From Salt Lake City, Utah, USA:
My stepfather was recently diagnosed with type 2 diabetes after several fasting blood sugars iaround the 180 mg/dl [10.0 mmol/L]. His A1c was around 9. His physician placed him on Glucophage, 500 mg twice a day; Zocor, 40 mg four times a day; and Benicar, 20 mg four times a day. His blood pressure at time of his visit was 140/90, and his total cholesterol was 117, HDL 41, and LDL 61. I am questioning the addition of the Zocor. When I contacted the doctor about this, I was told that, according to research when a diabetic is placed on a statin, even with normal cholesterol, there is a 22 percent reduction in cardiac incidents. His liver function tests were elevated even before he began to take the Zocor. They weren't horribly high, AST 55, ALT 91, and Bilirubin 2.7, but I still am wondering if this is standard practice or is it completely unnecessary? His CPK was normal, and he hasn't experienced muscle fatigue. He has completely changed his diet and increased his exercise since the diagnosis kind of freaked him out, and he has lost about ten pounds in the last three weeks. Do you think he should forego the Zocor? I am afraid that it's too many medications at once.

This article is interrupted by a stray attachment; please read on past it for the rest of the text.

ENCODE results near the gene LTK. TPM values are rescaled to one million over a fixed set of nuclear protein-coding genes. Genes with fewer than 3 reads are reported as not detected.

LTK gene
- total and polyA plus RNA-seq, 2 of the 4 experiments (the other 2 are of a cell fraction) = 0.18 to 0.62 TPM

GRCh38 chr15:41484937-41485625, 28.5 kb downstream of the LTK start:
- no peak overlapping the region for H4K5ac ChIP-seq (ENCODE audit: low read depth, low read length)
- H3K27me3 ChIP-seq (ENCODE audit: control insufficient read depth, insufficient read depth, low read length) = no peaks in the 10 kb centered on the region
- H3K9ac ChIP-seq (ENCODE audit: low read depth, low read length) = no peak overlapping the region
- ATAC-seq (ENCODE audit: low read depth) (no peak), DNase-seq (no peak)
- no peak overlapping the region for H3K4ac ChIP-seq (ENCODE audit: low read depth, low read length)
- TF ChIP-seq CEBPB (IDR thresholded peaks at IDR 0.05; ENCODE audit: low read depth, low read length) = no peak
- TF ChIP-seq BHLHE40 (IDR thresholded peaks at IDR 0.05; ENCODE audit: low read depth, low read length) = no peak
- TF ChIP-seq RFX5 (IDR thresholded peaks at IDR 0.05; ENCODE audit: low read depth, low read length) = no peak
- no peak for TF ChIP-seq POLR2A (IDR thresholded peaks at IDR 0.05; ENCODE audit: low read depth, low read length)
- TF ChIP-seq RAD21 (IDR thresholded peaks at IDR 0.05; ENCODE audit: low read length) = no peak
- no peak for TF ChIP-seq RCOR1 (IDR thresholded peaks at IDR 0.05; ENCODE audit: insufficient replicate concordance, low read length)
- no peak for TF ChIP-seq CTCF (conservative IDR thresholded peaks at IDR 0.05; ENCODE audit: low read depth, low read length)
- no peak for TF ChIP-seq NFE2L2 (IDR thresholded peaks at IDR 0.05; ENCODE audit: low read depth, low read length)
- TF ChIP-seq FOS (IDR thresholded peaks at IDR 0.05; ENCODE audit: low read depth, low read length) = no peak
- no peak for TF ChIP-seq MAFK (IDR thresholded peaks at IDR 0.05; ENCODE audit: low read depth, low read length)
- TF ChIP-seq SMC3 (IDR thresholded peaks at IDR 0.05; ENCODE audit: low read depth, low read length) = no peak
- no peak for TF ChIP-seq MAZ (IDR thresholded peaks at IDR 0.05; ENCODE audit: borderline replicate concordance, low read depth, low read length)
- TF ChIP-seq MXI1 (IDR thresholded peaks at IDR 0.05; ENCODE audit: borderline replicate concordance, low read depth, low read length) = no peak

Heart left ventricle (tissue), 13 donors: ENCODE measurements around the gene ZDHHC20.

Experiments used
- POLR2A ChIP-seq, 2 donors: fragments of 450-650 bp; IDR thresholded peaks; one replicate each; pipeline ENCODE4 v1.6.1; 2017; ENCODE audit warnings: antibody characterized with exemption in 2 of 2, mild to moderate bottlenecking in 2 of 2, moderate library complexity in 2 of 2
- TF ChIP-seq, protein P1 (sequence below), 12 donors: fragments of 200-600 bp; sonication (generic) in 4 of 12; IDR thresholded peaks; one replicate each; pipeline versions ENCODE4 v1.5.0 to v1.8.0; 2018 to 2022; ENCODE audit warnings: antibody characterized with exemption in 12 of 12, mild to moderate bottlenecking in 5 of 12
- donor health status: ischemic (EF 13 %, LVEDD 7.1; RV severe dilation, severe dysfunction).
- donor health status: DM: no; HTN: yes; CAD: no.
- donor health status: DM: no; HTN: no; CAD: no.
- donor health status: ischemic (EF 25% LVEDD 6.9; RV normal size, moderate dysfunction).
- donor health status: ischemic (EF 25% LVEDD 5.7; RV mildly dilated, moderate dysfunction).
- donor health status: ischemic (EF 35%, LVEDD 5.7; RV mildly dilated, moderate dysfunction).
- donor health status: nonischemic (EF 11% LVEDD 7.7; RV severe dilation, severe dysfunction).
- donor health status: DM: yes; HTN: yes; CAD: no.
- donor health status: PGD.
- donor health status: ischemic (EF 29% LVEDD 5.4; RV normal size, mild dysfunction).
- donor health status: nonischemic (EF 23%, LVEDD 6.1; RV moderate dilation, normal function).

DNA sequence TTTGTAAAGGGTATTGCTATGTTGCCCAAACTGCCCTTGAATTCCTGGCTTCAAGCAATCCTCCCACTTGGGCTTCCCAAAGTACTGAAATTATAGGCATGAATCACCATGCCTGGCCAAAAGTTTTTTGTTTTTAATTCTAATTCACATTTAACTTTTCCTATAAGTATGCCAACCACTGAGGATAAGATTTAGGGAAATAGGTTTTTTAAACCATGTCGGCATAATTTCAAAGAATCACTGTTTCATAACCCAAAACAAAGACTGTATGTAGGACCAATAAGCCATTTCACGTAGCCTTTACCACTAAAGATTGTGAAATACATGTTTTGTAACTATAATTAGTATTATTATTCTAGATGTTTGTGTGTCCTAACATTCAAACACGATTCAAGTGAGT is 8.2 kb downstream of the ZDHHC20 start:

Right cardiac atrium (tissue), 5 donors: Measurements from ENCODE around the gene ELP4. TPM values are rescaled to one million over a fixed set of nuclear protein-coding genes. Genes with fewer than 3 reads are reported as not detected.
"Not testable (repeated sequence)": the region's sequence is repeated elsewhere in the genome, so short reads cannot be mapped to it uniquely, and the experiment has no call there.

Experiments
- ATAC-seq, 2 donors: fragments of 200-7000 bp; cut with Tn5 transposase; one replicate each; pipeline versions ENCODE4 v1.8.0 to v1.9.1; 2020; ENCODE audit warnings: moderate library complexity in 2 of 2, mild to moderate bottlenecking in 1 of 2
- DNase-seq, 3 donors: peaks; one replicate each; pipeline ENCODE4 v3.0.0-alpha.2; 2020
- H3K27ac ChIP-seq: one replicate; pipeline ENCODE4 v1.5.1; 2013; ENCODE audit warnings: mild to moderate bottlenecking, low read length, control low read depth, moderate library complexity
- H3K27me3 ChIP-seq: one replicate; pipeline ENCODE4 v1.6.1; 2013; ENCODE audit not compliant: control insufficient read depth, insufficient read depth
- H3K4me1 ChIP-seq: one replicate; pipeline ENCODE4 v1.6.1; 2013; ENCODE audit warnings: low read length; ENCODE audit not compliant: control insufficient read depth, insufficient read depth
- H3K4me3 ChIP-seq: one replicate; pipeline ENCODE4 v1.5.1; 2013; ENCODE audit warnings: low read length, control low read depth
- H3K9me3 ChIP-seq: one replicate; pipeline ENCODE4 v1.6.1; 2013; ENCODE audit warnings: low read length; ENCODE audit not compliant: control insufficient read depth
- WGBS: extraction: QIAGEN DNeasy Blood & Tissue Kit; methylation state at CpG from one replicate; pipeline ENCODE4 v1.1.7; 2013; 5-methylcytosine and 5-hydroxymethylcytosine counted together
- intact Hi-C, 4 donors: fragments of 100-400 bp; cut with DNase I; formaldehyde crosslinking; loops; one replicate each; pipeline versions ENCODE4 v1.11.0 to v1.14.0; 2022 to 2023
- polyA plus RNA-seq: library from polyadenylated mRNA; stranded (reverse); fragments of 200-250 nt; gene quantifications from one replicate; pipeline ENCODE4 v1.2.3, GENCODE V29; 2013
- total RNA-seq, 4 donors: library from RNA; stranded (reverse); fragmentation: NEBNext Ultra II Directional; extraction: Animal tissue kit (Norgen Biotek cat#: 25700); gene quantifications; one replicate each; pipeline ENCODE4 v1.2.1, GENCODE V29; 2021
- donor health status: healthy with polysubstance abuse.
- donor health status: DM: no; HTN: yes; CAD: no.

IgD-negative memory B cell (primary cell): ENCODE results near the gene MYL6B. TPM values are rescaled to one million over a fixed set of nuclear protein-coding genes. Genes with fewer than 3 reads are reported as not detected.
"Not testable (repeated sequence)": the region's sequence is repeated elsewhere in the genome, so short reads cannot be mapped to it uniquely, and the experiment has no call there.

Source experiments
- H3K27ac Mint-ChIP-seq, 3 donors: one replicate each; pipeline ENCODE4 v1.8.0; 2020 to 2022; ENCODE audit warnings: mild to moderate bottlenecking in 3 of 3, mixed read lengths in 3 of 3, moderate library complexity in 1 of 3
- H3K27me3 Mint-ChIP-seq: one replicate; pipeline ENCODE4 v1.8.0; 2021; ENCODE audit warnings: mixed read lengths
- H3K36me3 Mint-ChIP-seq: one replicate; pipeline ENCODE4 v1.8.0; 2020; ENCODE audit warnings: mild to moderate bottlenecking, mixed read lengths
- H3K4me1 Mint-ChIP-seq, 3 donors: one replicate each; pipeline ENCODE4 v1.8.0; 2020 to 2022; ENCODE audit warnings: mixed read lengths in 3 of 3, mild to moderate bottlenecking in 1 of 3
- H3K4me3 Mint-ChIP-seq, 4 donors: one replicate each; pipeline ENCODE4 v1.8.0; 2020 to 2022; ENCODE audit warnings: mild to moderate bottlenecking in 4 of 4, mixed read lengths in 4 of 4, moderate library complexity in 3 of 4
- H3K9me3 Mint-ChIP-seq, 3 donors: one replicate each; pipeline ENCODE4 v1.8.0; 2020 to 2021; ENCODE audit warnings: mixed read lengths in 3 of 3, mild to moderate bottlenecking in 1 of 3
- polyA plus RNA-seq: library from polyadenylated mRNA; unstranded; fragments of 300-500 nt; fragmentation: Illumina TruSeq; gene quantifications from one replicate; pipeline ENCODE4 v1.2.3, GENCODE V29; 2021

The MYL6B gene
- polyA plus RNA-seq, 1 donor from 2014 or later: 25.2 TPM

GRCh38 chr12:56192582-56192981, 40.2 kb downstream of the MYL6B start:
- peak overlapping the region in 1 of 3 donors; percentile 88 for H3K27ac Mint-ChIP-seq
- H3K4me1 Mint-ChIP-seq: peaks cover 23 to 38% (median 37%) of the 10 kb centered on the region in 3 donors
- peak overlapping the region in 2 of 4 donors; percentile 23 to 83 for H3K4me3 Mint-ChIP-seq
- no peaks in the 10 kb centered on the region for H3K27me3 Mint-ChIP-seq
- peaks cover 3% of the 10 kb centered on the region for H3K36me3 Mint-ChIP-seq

Yours is a very timely question and refers to recommendations for clinical practice recently published by the American Diabetes Association in their publication, Diabetes Care. As diabetologists, we have also been thinking about this. The numbers your stepfather's physician quotes are from an actual study, the Heart Protection Study (MRC/BHF Heart Protection Study of cholesterol-lowering with simvastatin in 5963 people with diabetes: a randomised placebo-controlled trial). This study was published in the Lancet in June 2003. The Zocor dose of 40 mg per day is the dose used in the study. It is a new goal for our patients. Whether the clinical recommendation is maintained or not is still not clear. It will be up to his physician to monitor his liver enzymes on the medication. It is not really too many medications. These are common drug combinations used by our patients with type 2 diabetes.
Last Updated: Tuesday April 06, 2010 15:09:56
This Internet site provides information of a general nature and is designed for educational purposes only. If you have any concerns about your own health or the health of your child, you should always consult with a physician or other health care professional.
This site is published by T-1 Today, Inc. (d/b/a Children with Diabetes), a 501c3 not-for-profit organization, which is responsible for its contents. Our mission is to provide education and support to families living with type 1 diabetes.
© Children with Diabetes, Inc. 1995-2017. Comments and Feedback.